For their first tournament action in nearly a decade, the Buccaneers have the capability to top Florida and start some magic of their own.

What makes the NCAA tournament so entertaining is that it always keeps you on your toes. The best team doesn’t always come out on top, and every year seems to produce a feel-good underdog story.

Here’s to another year of Cinderella teams trying to fit into their glass slipper.

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March Madness

NBA AM: Most Insane First-Round Upsets

Four years ago, #15 Lehigh beat heavily favored #2 Duke. A look at the crazy upsets in tourney history.

Joel Brigham



With the field officially selected for this year’s NCAA Final Four tournament, millions of people across the continent, including plenty that know zilch about college basketball, will undergo the task of filling out their brackets – whether they’re for office pools, friendly wagers or online competitions. It sure would be nice if the higher seeds just won all the time because it would make predicting winners a whole lot easier, but we all know that’s not the way this thing works. Upsets happen, and they happen fairly often.

The NCAA actually published an article at the end of February detailing the nature of upsets, pointing out that, on average, there are six first-round upsets every year that come at the hands of 10-15 seeds, while most Final Four teams are at least a 7 seed. The art in winning a bracket is determining which of those lower seeds will be responsible for upsets and which of those higher seeds will run the table.

It is a delicate art, though, particularly because there’s at least one shocking first-round upset every year, and that one bracket-busting loss can almost immediately destroy hopes of winning a pool. While there’s no way to predict which team that will be in 2016, the following are some of the more notable first-round upsets of the last 25 years:

#15 Richmond upsets #2 Syracuse (1991) – This particular first-round shocker was significant because it was the first time that a 15-seed had ever won an NCAA Final Four tournament game. It wouldn’t be the last time that Richmond would play spoiler to a significantly higher seed (they did it again in 2011 as a 12-seed when they beat 5-seed Vanderbilt en route to a Sweet Sixteen appearance), but this particular upset was such a huge deal because it never had been done before. Syracuse was a monster in the Big East that year, and it all came crashing down the first game of the tournament. Six other 15 seeds have done it since, but there was a time when this particular brand upset seemed as unlikely as a 16-seed upset. There still hasn’t been one of those, but as Richmond once proved, it just takes one to burst the bubble.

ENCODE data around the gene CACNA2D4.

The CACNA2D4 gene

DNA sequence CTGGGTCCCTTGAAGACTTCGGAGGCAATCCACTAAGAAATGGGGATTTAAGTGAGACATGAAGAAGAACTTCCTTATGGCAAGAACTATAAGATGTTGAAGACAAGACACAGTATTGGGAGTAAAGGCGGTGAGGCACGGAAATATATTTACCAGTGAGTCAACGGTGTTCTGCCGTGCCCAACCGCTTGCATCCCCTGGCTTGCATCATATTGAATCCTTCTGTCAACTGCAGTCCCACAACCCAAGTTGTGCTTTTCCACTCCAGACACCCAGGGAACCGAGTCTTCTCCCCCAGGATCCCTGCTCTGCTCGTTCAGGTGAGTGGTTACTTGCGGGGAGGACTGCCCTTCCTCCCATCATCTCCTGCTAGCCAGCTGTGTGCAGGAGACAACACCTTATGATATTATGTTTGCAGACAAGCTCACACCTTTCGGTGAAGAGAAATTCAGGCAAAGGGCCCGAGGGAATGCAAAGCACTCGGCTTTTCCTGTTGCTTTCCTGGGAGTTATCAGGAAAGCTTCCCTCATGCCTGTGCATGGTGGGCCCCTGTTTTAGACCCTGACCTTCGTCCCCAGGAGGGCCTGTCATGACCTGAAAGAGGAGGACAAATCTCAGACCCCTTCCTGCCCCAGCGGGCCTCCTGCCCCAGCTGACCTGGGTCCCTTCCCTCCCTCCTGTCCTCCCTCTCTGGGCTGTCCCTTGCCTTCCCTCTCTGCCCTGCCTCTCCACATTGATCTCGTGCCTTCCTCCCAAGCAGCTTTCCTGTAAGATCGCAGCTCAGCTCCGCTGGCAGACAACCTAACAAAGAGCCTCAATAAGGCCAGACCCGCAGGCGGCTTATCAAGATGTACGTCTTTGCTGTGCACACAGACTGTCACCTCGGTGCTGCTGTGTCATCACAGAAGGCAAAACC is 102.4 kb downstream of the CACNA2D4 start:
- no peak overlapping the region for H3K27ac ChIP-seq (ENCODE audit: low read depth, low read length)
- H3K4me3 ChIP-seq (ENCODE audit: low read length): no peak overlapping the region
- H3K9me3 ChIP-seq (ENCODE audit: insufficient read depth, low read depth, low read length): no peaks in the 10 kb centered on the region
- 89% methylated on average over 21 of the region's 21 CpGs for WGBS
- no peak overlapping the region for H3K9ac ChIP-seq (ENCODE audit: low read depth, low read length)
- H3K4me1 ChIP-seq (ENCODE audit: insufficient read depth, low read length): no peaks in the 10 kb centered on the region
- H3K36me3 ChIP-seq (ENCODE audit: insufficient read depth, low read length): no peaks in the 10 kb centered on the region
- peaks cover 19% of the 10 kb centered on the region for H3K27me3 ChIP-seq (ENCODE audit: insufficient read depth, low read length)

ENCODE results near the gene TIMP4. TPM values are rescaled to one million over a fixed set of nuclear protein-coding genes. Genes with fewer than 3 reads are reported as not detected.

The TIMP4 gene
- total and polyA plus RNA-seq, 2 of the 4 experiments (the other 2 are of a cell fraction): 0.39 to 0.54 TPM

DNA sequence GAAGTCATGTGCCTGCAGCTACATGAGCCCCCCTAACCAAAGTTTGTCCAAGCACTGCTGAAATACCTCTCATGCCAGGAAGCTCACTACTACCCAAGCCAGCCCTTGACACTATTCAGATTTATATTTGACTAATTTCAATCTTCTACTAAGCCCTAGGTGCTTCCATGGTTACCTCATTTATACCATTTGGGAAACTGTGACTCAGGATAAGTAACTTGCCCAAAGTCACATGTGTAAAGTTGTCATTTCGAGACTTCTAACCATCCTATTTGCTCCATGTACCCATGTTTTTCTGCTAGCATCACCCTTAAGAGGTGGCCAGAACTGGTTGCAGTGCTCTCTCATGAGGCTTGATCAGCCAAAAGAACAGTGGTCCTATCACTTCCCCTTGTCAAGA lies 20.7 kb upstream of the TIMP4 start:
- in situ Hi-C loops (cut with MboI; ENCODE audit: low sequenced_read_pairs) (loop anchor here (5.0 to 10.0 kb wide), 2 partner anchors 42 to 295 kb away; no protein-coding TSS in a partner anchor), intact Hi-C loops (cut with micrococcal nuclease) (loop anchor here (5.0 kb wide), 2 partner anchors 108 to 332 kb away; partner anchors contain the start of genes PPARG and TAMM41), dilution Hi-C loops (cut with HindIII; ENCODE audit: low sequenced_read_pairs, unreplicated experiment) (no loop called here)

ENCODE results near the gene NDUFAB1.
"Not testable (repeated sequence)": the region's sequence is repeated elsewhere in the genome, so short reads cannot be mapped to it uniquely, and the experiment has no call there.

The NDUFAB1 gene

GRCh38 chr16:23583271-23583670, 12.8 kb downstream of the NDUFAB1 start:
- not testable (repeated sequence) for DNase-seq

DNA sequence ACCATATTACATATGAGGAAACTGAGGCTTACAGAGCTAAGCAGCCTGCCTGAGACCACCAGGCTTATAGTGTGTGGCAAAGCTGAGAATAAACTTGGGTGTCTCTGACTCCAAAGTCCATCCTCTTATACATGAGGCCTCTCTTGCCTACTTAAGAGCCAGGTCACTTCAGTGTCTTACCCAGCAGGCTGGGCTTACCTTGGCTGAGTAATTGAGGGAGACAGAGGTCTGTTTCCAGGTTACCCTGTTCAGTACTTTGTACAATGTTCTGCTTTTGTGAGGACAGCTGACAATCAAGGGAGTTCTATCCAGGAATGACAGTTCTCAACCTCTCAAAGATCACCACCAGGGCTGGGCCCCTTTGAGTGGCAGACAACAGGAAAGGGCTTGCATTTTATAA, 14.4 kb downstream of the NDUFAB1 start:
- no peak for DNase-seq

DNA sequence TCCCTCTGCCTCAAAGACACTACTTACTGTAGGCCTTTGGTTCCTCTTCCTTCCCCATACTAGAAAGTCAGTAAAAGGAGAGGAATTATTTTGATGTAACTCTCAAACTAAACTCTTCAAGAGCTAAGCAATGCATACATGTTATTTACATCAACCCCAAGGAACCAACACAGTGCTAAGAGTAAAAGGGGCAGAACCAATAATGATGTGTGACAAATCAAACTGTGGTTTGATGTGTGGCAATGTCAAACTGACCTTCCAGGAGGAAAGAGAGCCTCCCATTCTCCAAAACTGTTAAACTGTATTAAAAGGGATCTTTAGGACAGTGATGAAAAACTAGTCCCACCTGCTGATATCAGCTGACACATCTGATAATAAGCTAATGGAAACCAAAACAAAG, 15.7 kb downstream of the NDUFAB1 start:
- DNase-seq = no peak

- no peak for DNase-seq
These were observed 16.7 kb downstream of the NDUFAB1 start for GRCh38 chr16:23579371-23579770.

#15 Santa Clara upsets #2 Arizona (1993) – In retrospect, watching Steve Nash and Damon Stoudemire go at it in a game that proved to be unexpectedly thrilling might have been the single most interesting college basketball game to attend that year, especially since the game ended up being so close. Things stayed tight to the very end, with Santa Clara missing four free-throws in the game’s final moments to help keep Arizona in the game. Stoudemire missed a desperation three-pointer at the buzzer that would’ve tied it, and Nash’s Santa Clara team stole a win away from one of the early 1990s’ most stacked college rosters.

#13 Princeton upsets #4 UCLA (1996) – While a 13-seed toppling a 4-seed doesn’t seem quite as impressive as a 15-seed upset, this one was particularly shocking because it came the year after UCLA won the National Championship. It was a hell of a game, too, tied in the game’s final moments and won on a backdoor cut and layup that has held up as one of the more exciting finishes in tournament history.